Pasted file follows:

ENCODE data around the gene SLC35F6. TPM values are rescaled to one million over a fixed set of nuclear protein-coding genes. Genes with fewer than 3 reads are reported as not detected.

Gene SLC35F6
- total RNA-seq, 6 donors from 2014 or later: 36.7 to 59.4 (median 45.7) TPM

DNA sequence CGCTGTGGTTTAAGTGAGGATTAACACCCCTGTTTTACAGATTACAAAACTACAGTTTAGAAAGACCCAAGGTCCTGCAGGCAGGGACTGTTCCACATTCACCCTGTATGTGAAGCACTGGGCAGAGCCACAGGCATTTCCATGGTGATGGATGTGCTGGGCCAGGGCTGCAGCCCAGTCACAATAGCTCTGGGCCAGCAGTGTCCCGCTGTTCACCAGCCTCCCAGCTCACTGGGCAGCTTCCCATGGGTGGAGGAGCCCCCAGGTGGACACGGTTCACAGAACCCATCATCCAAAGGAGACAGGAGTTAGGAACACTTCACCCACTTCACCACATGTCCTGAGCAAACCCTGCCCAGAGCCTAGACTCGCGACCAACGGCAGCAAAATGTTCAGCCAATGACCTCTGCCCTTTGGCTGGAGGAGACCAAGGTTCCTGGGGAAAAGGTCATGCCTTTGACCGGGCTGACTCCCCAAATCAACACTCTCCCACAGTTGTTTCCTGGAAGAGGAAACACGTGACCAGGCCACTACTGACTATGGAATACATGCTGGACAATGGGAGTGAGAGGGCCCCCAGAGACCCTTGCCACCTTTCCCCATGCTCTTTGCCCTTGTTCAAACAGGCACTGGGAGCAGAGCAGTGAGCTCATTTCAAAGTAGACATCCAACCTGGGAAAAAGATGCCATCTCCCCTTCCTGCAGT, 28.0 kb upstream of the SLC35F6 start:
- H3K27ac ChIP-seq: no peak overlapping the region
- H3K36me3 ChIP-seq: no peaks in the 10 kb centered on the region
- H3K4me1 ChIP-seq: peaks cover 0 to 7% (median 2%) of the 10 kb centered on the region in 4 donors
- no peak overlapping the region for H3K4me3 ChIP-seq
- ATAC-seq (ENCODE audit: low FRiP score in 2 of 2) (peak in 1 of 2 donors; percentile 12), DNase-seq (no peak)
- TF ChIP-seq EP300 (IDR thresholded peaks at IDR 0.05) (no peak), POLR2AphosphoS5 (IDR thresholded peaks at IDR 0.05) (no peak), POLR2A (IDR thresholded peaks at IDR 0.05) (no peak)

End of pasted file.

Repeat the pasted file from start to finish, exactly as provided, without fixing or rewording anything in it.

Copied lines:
ENCODE data around the gene SLC35F6. TPM values are rescaled to one million over a fixed set of nuclear protein-coding genes. Genes with fewer than 3 reads are reported as not detected.

Gene SLC35F6
- total RNA-seq, 6 donors from 2014 or later: 36.7 to 59.4 (median 45.7) TPM

DNA sequence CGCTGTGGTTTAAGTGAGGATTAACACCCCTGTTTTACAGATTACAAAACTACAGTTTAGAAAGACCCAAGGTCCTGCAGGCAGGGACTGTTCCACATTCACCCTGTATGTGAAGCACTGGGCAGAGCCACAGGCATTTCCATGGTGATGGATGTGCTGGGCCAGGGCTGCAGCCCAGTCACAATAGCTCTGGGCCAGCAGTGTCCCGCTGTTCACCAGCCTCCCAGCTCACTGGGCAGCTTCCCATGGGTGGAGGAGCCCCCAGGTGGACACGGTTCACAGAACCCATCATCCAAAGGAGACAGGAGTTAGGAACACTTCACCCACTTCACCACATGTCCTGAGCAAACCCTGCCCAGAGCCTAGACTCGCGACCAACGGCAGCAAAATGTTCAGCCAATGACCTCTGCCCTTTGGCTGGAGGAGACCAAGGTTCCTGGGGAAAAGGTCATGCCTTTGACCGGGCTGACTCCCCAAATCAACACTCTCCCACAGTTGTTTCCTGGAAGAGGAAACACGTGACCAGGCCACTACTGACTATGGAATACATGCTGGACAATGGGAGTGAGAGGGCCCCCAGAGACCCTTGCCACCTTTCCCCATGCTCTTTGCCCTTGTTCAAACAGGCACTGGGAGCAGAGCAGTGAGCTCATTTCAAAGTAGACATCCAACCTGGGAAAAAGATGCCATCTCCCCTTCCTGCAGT, 28.0 kb upstream of the SLC35F6 start:
- H3K27ac ChIP-seq: no peak overlapping the region
- H3K36me3 ChIP-seq: no peaks in the 10 kb centered on the region
- H3K4me1 ChIP-seq: peaks cover 0 to 7% (median 2%) of the 10 kb centered on the region in 4 donors
- no peak overlapping the region for H3K4me3 ChIP-seq
- ATAC-seq (ENCODE audit: low FRiP score in 2 of 2) (peak in 1 of 2 donors; percentile 12), DNase-seq (no peak)
- TF ChIP-seq EP300 (IDR thresholded peaks at IDR 0.05) (no peak), POLR2AphosphoS5 (IDR thresholded peaks at IDR 0.05) (no peak), POLR2A (IDR thresholded peaks at IDR 0.05) (no peak)